Maryland is a few steps closer to having some of the most expansive abortion care laws in the country after lawmakers made progress on three bills this week.
The bills are part of a package promised at the outset of the legislative session and backed by Democratic Gov. Wes Moore.
On Friday morning, the abortion constitutional amendment referendum introduced by Democratic Speaker Adrienne A. Jones passed the House on a 99-37 vote. The bill would give voters in 2024 the option to enshrine the right to an abortion in the state constitution.
A nearly identical version was passed by the House during the 2022 legislative session, but was not taken up by the Senate. This year, though, it is all but guaranteed to land on Moore’s desk and receive his signature.
Democratic Senate President Bill Ferguson’s identical version of the bill advanced in that chamber Friday after six amendments proposed by Republicans were rejected. A seventh amendment was withdrawn by its sponsor, Sen. Bryan W. Simonaire of Anne Arundel County.
A bill that would require public colleges and universities ensure students have access to reproductive health services advanced from committee to the Senate floor this week.
On Thursday, during its initial floor hearing, Minority Whip Sen. Justin Ready, who represents parts of Frederick and Carroll counties, proposed an amendment that would have required the applicable universities to also come up with a policy under Title IX for supporting pregnant and parenting students. Sen. Brian Feldman, a Democrat from Montgomery County, pushed back, saying the issue Ready addressed in the proposed amendment is larger, involves federal law, and should be given adequate attention and consideration.
“Just throwing it into a floor amendment seems not the way to approach this,” Feldman said.
The amendment — and five others proposed by Republican lawmakers — were rejected.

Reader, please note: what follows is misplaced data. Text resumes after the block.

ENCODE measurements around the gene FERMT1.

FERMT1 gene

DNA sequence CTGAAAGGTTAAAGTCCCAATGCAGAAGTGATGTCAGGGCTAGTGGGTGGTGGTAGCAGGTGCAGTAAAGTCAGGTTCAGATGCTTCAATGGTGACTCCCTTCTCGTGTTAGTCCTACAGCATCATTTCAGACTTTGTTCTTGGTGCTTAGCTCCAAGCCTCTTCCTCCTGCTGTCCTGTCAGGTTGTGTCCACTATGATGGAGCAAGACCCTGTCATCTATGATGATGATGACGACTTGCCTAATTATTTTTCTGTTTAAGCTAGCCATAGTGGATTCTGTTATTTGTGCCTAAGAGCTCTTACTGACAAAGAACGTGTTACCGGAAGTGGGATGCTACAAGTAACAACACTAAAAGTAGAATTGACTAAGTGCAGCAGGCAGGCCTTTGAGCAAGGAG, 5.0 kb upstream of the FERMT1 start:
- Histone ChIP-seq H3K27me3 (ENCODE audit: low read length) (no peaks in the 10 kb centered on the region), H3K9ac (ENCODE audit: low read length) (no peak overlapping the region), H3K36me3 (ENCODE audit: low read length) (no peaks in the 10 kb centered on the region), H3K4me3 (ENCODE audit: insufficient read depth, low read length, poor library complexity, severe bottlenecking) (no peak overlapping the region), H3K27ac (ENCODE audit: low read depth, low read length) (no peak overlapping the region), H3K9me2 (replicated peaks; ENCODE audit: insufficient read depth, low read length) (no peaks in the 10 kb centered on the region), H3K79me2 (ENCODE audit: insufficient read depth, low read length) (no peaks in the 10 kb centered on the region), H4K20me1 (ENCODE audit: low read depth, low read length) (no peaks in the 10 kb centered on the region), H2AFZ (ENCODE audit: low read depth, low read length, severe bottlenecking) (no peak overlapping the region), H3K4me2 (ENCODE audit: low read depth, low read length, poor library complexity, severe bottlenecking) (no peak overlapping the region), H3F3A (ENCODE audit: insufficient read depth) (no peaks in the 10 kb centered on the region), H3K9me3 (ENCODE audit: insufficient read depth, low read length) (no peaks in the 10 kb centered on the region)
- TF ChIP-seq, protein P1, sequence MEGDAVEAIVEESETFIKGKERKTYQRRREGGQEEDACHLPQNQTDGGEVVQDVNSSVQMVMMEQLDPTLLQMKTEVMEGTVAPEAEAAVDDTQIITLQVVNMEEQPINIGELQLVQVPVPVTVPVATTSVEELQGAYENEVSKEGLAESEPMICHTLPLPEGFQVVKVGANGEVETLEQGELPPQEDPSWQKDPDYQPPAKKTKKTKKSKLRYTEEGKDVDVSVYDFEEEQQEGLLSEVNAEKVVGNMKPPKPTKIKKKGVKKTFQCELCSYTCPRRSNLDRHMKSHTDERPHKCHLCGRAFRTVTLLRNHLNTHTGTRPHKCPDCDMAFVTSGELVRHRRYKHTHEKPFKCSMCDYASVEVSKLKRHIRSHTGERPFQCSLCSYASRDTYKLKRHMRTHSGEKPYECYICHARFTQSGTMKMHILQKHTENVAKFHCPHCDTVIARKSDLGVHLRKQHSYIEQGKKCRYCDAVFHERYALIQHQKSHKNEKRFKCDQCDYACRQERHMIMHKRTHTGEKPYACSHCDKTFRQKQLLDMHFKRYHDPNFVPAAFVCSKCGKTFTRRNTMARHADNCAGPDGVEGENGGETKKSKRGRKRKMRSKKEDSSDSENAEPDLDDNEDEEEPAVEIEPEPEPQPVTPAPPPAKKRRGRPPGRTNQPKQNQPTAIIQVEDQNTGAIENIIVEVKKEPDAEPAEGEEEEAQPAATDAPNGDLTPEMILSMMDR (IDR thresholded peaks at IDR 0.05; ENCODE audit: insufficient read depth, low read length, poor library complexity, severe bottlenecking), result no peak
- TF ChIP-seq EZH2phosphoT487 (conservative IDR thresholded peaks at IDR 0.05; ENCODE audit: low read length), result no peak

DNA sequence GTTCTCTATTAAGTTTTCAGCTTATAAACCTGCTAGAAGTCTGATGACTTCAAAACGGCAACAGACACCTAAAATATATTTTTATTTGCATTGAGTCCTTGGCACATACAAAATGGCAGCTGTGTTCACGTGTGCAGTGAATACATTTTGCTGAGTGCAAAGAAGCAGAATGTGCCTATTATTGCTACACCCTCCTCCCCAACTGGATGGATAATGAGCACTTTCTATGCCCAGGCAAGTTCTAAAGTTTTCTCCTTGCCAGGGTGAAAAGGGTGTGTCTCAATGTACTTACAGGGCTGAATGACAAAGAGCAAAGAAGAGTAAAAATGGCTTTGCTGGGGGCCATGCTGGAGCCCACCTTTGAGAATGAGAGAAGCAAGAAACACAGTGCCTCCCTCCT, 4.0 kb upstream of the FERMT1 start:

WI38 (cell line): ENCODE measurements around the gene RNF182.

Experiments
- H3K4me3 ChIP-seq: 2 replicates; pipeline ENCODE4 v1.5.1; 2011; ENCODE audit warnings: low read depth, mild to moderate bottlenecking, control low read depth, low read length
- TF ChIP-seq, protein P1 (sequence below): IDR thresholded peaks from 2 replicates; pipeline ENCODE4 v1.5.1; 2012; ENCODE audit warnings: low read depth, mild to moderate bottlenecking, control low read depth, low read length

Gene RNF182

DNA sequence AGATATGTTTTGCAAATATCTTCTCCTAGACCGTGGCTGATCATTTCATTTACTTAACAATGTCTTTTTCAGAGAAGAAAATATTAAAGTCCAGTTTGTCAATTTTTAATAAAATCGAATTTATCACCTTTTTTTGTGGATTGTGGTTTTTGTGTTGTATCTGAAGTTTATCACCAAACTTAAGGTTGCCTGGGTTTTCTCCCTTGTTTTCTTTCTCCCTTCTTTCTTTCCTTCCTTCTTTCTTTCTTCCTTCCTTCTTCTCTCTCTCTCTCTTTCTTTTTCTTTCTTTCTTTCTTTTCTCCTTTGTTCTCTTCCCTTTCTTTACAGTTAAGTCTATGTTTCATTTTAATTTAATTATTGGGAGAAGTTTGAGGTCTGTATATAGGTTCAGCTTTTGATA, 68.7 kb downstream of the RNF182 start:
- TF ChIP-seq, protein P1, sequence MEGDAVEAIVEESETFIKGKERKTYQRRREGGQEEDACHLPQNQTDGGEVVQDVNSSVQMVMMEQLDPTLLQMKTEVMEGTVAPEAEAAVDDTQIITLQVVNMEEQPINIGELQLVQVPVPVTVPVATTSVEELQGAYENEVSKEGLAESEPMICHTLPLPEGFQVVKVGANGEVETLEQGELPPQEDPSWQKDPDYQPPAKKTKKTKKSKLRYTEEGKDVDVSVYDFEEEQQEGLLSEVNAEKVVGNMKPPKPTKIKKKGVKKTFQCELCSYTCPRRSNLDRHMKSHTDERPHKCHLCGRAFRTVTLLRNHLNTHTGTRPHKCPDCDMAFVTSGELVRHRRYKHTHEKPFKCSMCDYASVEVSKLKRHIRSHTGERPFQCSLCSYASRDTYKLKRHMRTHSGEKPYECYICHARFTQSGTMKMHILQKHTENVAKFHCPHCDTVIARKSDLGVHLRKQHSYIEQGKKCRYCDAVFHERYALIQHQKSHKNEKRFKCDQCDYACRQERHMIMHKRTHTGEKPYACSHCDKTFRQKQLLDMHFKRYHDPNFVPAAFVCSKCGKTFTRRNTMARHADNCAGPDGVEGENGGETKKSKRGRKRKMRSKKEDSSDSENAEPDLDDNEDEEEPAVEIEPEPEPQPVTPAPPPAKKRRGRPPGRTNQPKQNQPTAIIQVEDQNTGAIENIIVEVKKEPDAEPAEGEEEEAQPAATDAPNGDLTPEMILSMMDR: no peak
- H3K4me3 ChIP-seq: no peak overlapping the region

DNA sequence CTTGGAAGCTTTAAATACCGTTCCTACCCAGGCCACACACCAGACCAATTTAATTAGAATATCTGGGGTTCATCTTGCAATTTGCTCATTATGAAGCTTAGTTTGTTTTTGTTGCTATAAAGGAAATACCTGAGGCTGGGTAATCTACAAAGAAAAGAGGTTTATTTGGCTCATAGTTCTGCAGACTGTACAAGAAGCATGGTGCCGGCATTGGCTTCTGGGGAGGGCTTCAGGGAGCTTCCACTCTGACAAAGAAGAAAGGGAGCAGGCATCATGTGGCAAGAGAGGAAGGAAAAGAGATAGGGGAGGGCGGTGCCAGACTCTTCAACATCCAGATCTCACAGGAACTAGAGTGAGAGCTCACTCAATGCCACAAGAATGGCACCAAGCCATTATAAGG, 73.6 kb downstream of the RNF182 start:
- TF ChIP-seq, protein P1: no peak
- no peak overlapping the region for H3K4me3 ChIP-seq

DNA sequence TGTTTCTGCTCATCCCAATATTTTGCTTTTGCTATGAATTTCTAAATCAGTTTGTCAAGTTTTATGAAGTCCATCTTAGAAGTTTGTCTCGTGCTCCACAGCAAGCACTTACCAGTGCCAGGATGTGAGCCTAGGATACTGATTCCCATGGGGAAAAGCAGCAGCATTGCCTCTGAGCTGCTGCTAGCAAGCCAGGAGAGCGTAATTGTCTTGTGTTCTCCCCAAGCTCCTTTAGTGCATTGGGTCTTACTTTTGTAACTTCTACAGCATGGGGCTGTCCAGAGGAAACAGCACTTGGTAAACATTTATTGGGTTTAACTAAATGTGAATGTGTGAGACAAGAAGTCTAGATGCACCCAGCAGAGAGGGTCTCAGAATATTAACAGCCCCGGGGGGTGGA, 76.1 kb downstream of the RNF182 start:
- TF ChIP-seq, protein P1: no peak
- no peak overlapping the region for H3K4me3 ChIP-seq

A version of this bill is also being considered in the House of Delegates, but has not moved in nearly a month.
And on Wednesday, a House bill that would create a law that protects abortion providers and patients from out-of-state legal, criminal or administrative action was heard for over an hour in the Judiciary Committee.
Del. Nicole Williams, a Prince George’s County Democrat, argued in her opening comments that legislative attempts to restrict abortion in other states is having a chilling effect on patients and providers in Maryland.
“These types of legislative attempts by other states not only attempt to control the vital autonomy of the citizens in the state, it makes it risky for Marylanders to treat or support out-of-state patients,” Williams said.
Democratic Attorney General Anthony Brown testified in support of the bill, saying “it’s vitally important to those who provide or support access to reproductive health care in Maryland that we provide in return the highest possible guardrails to their safety and privacy.”
Dr. Robert Spear of Garrett County offered supportive testimony from a provider who opted to remain anonymous for fear of retribution.
“In September of last year, the West Virginia Legislature passed a total abortion ban with exceptions for survivors. And since then hundreds of West Virginians have had to flee to the state to access abortion care and have come to Maryland,” Spear said. “West Virginia is depending on Maryland as a safe haven.”
Laura Bogley, the executive director of Maryland Right to Life, offered the only opposing testimony. She argued the bill would protect human traffickers.
Abortion is protected in Maryland state law, but that hasn’t stopped lawmakers from working to expand access and funding and make the state a model for abortion care policy.
Last session, the General Assembly passed the Abortion Care Access Act, which allowed nurse practitioners, physician assistants and other clinicians to provide abortion care in the state. The bill also requires insurance policies (including Maryland Medicaid) that cover the costs associated with labor and delivery to cover the costs of abortion care.